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I want to take Input from the user as Big-Integer and manipulate it into a For loop

BigInteger i;
for(BigInteger i=0; i<=100000; i++) {

But it won't work

can any body help me.

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Reformatted code; please revert if incorrect. –  trashgod Jun 11 '10 at 15:47
it looks so odd: it grows strangely ( i = i + i - 1 ) ... moreover it is not <= 1 at the beginning so the loop is not executed at all... –  ShinTakezou Jun 11 '10 at 15:53
BigInteger i is getting declared twice; I'd think this wouldn't compile. –  BlairHippo Jun 11 '10 at 15:59
I purposedly didn't address the weirdness of your snippet (others have done that) but instead try to answer a more general question regarding BigInteger usage. If you can explain what you're tyring to do, I can see if there's anything we may have missed. –  polygenelubricants Jun 11 '10 at 16:17

3 Answers 3

up vote 24 down vote accepted

You use these syntax instead:

BigInteger i = BigInteger.valueOf(100000L);  // long i = 100000L;
i.compareTo(BigInteger.ONE) > 0              // i > 1
i = i.subtract(BigInteger.ONE)               // i = i - 1

So here's an example of putting it together:

    for (BigInteger bi = BigInteger.valueOf(5);
            bi.compareTo(BigInteger.ZERO) > 0;
            bi = bi.subtract(BigInteger.ONE)) {

    // prints "5", "4", "3", "2", "1"

Note that using BigInteger as a loop index is highly atypical. long is usually enough for this purpose.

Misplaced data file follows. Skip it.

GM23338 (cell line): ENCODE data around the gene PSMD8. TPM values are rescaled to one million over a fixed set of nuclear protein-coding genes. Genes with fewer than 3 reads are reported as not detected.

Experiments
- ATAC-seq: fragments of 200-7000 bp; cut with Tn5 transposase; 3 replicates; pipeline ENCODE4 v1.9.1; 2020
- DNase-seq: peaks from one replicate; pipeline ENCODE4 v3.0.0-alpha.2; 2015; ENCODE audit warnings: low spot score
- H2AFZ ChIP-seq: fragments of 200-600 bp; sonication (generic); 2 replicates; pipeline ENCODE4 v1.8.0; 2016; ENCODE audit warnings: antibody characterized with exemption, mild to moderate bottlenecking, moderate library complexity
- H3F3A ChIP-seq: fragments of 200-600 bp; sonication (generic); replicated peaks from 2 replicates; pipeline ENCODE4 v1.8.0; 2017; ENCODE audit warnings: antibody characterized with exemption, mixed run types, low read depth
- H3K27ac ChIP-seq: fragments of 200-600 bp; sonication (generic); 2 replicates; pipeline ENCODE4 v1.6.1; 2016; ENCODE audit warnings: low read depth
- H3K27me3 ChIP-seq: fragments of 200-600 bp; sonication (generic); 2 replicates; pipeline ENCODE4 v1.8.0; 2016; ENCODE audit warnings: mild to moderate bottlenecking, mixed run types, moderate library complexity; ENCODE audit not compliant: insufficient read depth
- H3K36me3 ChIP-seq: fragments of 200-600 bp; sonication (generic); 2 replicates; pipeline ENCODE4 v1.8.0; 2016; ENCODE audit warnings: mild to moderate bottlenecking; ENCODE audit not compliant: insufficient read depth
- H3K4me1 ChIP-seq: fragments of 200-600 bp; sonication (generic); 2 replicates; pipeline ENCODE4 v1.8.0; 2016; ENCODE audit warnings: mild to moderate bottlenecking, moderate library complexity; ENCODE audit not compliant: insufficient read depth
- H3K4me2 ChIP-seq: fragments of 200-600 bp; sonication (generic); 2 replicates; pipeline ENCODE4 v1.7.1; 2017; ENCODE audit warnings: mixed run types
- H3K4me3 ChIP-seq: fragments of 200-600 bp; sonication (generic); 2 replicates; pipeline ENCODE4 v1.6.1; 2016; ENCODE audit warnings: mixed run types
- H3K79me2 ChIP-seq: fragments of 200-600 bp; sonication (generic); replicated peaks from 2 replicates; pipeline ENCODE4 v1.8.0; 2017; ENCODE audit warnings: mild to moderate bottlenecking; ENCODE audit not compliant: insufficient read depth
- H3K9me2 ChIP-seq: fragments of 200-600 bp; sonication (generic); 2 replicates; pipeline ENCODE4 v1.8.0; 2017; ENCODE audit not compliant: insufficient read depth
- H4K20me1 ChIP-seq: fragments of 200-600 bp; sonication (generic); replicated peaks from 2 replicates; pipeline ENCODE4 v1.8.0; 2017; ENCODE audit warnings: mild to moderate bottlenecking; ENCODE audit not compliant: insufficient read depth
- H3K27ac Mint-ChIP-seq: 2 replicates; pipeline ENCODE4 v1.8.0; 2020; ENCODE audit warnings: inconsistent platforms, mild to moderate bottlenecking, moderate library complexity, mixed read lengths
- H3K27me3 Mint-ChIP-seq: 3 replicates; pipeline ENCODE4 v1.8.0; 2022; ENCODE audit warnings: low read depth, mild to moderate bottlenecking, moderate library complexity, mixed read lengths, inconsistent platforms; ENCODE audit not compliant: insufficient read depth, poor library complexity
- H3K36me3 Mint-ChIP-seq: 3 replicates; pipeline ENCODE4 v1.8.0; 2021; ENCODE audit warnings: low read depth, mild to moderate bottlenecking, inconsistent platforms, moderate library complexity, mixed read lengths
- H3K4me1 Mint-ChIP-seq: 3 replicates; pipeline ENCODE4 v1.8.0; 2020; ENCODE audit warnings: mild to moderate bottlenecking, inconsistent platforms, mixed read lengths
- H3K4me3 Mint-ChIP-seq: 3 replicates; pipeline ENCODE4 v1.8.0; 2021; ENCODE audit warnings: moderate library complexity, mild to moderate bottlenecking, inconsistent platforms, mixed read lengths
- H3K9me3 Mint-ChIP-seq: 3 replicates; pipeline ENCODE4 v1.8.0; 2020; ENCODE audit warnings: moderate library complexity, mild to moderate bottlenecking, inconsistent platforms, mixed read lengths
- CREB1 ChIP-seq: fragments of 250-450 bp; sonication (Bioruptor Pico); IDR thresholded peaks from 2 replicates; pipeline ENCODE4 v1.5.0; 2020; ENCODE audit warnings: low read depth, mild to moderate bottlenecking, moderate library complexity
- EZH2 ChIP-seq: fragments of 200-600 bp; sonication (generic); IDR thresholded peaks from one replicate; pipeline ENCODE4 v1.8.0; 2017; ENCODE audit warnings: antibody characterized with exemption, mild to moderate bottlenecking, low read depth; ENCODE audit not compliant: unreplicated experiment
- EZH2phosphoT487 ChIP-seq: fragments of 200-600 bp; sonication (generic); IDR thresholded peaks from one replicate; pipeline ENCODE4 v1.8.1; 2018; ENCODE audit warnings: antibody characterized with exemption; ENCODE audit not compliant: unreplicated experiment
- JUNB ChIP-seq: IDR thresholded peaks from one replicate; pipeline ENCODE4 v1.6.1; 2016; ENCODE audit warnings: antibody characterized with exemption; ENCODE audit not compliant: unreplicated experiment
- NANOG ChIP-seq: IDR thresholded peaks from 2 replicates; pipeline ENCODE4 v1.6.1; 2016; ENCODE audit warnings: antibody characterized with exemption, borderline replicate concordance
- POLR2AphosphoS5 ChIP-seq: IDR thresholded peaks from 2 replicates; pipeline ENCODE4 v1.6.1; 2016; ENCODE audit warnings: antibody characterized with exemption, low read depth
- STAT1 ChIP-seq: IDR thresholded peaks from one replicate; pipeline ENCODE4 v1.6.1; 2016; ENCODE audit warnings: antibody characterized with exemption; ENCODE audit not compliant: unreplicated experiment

API links

The compareTo idiom

From the documentation:

This method is provided in preference to individual methods for each of the six boolean comparison operators (<, ==, >, >=, !=, <=). The suggested idiom for performing these comparisons is: (x.compareTo(y)<op>0), where <op> is one of the six comparison operators.

In other words, given BigInteger x, y, these are the comparison idioms:

x.compareTo(y) <  0     // x <  y
x.compareTo(y) <= 0     // x <= y
x.compareTo(y) != 0     // x != y
x.compareTo(y) == 0     // x == y
x.compareTo(y) >  0     // x >  y
x.compareTo(y) >= 0     // x >= y

This is not specific to BigInteger; this is applicable to any Comparable<T> in general.

Note on immutability

BigInteger, like String, is an immutable object. Beginners tend to make the following mistake:

String s = "  hello  ";
s.trim(); // doesn't "work"!!!

BigInteger bi = BigInteger.valueOf(5);
bi.add(BigInteger.ONE); // doesn't "work"!!!

Since they're immutable, these methods don't mutate the objects they're invoked on, but instead return new objects, the results of those operations. Thus, the correct usage is something like:

s = s.trim();
bi = bi.add(BigInteger.ONE);
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I think this code should work

public static void main(String[] args) {
    BigInteger bigI = new BigInteger("10000000");
    BigInteger one = new BigInteger("1");

    for (; bigI.compareTo(one) == 0; bigI.subtract(one)) {
       bigI = bigI.add(one);
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bigI.subtract(one) doesn't really "do" anything –  polygenelubricants Jun 11 '10 at 16:27
yeah, sorry, it should set back the bigI to the result –  vodkhang Jun 11 '10 at 16:36

Well, first of all, you have two variables called "i".

Second, where's the user input?

Third, i=i+i unboxes i into a primitive value, possibly overflowing it, and boxes the result in a new object (that is, if the statement even compiles, which I haven't checked).

Fourth, i=i+i can be written as i = i.multiply(BigInteger.valueof(2)).

Fifth, the loop is never run, because 100000 <= 1 is false.

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There is no autoboxing/unboxing with BigInteger. –  polygenelubricants Jun 11 '10 at 16:25

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